This year Christmas came a little early for all Americans who treasure our public lands, when Interior Secretary Ken Salazar delivered a new policy for protecting wilderness-quality areas managed by the Bureau of Land Management. The Secretarial Order effectively puts an end to the second class status of wilderness on our public lands that was ushered in by the Bush administration’s “no more wilderness” policy.
‘Tis the season for giving thanks, spreading cheer, and reflecting on the past year. In that spirit, one of our favorite traditions in The Wilderness Society’s BLM Action Center is compiling a year-end list of the greatest achievements in conservation for lands managed by the Bureau of Land Management. The result is our CAPE Awards – with winners earning between 1 and 5 CAPEs (5 being on the high end of the scale), and a couple “honorable mentions” for those that just missed the cut.
Late last week Senator Harry Reid (NV) introduced the America’s Great Outdoors Act of 2010 (S. 303). The legislation would establish new parks, monuments, wilderness, battlefields and heritage areas; support water supply and conservation projects and protect key river segments; facilitate necessary land exchanges and conveyances; and improve the management of America’s public lands.
Presents to buy, gifts to wrap, cards to send, and goodies to bake. It's that time of year again. And as crazy and stress inducing as the holidays can be for us humanoids, it must be infinitely more tiresome for Mother Earth, who by now has surely come to dread the month of December for all the increased waste and demands it places on her resources.
Urban Southern California – known for its traffic logjams and ever-growing suburbia – will soon benefit from an agreement to protect one million acres of wild lands in four local national forests.
These added protections are the windfall from a successful lawsuit that challenged the management plans of four Southern California national forests.The Dec. 15 court settlement is a win for drinking water, wildlife habitat, fresh air and outdoor recreation – benefits that will be enjoyed by many generations of families.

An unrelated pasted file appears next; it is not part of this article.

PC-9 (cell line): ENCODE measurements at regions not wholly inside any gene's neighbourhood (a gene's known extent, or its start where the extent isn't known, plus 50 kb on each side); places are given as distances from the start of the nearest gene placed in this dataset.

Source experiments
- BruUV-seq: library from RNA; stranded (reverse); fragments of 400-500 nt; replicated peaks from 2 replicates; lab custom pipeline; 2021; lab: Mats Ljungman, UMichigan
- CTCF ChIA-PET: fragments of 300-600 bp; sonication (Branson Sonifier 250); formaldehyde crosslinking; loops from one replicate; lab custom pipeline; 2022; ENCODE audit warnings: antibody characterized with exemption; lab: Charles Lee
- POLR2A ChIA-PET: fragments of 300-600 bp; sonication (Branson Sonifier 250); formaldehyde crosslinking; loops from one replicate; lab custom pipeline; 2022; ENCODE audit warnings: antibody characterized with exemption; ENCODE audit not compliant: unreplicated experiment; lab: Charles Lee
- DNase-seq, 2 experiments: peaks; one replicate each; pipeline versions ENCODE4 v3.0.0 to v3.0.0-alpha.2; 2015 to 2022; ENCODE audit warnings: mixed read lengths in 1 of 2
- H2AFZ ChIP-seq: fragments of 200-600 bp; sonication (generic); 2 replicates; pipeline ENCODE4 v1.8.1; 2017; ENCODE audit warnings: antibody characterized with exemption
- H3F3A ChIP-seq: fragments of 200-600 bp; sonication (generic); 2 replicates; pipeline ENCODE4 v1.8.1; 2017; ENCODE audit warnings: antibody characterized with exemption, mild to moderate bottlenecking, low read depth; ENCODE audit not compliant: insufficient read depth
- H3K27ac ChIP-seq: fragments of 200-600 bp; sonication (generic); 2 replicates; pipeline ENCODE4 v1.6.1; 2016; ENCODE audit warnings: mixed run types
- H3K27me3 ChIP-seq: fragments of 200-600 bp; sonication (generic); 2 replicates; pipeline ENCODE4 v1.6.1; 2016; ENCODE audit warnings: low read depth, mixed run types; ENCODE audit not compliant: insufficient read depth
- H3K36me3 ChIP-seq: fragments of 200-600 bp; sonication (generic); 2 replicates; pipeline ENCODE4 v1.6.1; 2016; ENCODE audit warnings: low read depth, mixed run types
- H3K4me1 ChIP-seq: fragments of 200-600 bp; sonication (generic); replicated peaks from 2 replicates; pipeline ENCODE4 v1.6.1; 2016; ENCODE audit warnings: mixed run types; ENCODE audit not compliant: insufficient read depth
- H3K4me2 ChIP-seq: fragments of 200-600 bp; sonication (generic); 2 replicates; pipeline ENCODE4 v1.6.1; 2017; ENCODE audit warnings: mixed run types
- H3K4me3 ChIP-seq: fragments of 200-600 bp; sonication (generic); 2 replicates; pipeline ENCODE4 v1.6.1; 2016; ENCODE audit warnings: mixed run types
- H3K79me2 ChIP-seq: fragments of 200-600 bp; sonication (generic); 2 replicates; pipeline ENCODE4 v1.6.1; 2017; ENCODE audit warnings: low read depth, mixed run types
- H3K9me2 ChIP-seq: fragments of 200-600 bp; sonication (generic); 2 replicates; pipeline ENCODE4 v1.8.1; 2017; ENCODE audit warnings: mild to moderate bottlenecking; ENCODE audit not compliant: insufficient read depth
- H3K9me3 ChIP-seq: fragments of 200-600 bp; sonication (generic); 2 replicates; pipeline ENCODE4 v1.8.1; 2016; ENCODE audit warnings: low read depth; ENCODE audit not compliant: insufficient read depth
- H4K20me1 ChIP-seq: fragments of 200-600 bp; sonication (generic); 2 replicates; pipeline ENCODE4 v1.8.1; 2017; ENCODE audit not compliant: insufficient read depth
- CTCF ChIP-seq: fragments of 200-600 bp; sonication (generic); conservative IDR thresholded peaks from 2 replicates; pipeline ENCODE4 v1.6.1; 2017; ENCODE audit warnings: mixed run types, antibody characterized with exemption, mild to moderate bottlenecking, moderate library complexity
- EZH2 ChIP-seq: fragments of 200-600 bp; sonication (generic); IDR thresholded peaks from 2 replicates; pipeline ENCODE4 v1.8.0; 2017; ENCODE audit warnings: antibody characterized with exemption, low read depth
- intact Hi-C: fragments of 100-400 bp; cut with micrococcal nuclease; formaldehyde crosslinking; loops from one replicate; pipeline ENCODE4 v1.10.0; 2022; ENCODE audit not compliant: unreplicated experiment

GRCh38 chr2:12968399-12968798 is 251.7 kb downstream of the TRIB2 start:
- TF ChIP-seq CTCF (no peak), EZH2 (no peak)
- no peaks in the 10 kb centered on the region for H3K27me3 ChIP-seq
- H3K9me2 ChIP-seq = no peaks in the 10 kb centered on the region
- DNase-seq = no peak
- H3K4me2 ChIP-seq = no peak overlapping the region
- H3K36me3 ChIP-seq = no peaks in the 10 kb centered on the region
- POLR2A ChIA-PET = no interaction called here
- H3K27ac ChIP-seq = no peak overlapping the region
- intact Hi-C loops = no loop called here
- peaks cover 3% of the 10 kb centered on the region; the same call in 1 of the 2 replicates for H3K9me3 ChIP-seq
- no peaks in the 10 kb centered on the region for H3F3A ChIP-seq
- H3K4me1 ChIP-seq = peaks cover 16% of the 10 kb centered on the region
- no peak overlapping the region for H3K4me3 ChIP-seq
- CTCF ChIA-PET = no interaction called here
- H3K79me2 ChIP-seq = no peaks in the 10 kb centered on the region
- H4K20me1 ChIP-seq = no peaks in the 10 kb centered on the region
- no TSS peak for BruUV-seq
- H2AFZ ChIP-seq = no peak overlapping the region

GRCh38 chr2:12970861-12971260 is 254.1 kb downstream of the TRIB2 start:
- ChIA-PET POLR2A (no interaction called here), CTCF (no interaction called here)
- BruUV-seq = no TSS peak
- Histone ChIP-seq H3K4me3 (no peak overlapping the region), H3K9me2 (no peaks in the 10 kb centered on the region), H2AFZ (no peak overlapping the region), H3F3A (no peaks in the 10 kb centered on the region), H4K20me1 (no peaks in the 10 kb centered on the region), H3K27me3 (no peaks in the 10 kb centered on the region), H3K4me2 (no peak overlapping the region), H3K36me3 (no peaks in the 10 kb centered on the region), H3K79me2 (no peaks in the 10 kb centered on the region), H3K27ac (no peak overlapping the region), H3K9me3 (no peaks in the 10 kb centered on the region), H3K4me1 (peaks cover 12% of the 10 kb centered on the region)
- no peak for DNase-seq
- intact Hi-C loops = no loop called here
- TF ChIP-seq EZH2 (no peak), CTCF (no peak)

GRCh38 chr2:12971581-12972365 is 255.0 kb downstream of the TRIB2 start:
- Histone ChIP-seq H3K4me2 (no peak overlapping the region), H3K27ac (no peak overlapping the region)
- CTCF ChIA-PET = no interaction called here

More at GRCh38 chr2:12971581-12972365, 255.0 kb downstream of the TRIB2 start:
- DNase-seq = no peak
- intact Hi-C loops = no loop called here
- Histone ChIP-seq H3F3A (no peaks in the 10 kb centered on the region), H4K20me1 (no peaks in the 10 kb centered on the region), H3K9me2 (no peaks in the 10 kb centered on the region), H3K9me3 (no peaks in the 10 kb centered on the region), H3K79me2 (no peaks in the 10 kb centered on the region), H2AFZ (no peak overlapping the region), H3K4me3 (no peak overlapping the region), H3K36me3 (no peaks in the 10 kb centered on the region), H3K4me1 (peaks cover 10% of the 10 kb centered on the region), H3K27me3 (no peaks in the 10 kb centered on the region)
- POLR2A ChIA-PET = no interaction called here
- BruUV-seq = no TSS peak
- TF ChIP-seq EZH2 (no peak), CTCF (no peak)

Shopping mall parking lots are full, store lines are long and FedEx delivery men are working overtime. Americans are by and large incredibly generous and thoughtful people and the Christmas season provides an outlet for that expression. Still, I can’t help but think that most of the fruitcakes, holiday sweaters and video games being wrapped up and put under trees over the next few days will only provide temporary happiness for their new owners after this holiday season has come and gone.
Editor’s note: This story originally appeared in Wilderness Magazine, our annual publication that features in-depth coverage and features about the day’s most pressing conservation issues. Become a member and receive a free copy!
What started off as an average hike in late October turned into a bit of a scare. Shenandoah National Park appeared to be on fire with color during my recent visit but little did I know what this trip had in store for me. The highest elevations boasted the brightest fall colors from oak, hickory, and maple trees, illustrating a typical yet breathtakingly beautiful fall day in the temperate zone.
If you agree that climate change is a global problem that requires a global solution, then the recent agreement achieved in Cancun, Mexico is reason for hope – and succeeded in a few areas where the much more lauded conference in Copenhagen last year failed.